Having come out on the other side of those months, I’m amazed at the grace I received in the midst of it. I learned some things that seem now like no-brainers, such as the fact that I have a husband who is wise and can help me with some things! A group of extraordinary women from several countries unknowingly influenced our decision to keep our kids in the same school, and that decision was confirmed quickly after we made it. I saw clearly some of the darkness in my own soul that affected my marriage, and I kicked it out. My children have grown in relational and emotional development, and I’ve savored the deep conversations that we’ve shared together.

 

I recently read a Psychology Junkie article from August 2, 2015 entitled How Each Myers-Briggs Type Reacts to Stress (And How to Help). While personality and temperament indictors do not dictate how a person lives, they can be helpful in understanding more about yourself and why you respond in the way you do. For me, this article stated what I experienced but would not have been able to put into words.

 

Here are some of the things, according to the article, that stress my personality type.

 

“Having to focus too much on sensory/concrete details” – check. Think laundry, housecleaning, cooking, and all of the tasks that consume a mother’s time.

 

“An overload of sensory stimulation or noise” – check. Think renovations next door that sound like a jackhammer in your living room from 9am to 6pm, and when going out to get some relief from that, there are always the 24 million people who call this city home.

 

“Interruptions” – check. What can I say? I’m a mom.

 

“Not enough alone time. Too much extraverting” – check. People in my house, people outside of my house, people everywhere.

 

“Lack of appreciation or understanding” – check. It’s getting better actually, but there’s not much affirmation by little ones for all the tiny things you accomplish for them each day.

 

“Unfamiliar environments with overwhelming amounts of details” – check. Moving to a new country will do it.

 

“Not having a clear direction” – check. I’m still waiting…

 

“Not being able to use their intuition or envision the future” – check.

 

“Having to focus too much on the present” – check.

 

Having a basic understanding of these stressors will hopefully enable me to take better care of myself in the future. I can find a place of quiet, I have a plan for alone time thanks to my husband, and I can let housework go sometimes so I can have space to dream.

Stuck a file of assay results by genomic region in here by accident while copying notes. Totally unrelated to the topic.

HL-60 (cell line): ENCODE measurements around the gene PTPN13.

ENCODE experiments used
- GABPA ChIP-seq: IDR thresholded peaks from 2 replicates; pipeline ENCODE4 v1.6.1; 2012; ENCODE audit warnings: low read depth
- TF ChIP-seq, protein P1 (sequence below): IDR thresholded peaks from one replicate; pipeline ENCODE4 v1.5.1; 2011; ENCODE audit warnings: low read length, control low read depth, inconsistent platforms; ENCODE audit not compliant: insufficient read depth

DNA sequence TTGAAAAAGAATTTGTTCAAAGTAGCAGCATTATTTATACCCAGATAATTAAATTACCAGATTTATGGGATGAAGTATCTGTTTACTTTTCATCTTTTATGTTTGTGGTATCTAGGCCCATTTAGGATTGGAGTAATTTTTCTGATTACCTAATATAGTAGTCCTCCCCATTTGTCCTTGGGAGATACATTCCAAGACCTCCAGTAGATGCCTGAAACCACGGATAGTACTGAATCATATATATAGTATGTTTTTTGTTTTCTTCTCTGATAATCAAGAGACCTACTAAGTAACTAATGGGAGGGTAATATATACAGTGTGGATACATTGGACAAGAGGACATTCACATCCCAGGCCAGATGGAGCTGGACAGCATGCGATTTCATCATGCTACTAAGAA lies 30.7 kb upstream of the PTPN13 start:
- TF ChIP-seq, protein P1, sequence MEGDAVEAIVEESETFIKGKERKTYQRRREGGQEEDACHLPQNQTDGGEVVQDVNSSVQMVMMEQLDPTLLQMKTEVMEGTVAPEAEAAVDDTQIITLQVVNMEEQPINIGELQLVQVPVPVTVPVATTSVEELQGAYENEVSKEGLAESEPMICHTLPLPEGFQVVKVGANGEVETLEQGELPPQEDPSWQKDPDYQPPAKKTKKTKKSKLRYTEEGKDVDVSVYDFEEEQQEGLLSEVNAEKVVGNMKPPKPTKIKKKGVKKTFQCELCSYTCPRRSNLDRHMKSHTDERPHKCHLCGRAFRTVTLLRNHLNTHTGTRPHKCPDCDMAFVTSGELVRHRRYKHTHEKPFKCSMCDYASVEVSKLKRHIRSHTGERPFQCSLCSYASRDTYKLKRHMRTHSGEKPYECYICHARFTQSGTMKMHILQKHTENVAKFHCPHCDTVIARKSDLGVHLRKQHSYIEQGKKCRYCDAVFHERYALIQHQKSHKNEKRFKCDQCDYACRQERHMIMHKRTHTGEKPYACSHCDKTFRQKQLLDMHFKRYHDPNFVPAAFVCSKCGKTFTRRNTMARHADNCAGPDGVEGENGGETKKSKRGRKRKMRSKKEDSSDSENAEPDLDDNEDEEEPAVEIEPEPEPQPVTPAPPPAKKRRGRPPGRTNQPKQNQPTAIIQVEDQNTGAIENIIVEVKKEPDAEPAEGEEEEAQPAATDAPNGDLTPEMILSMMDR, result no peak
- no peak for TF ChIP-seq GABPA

The most important thing is that I know Someone who gives hope instead of despair and joy instead of mourning. And that Someone has not abandoned me.

 

I’m quite happy to say good-bye to year two because I’m planning to take into year three the things that I loved: my friends, my good conversations, my stronger marriage, my commitment to raising my children, and my joy.

 

And junior year is always better.

 

So long, sophomore slump.

How To Love Your Expat

How To Love Your Expat

I’m going to say this for my expat friends, those who have taken a job assignment overseas, so that they don’t have to say it for themselves. I am going to offer you, those left behind, some ways to show your long-term care for your friend or family member who lives abroad.

 

By no means an exhaustive list, the following seven items represent what has proven helpful in my life and in the lives of some other expats that I have spoken with on this subject.

 

  1. SPEAK POSITIVELY.

For many, this presents a formidable task. After all, the expat you know and love is the one who chose to move in the first place. Most of my friends and I agree that it is easier to be the person who leaves rather than the person left behind. Increased physical distance between you and the one that you care about can really hurt, especially when you have a strong connection.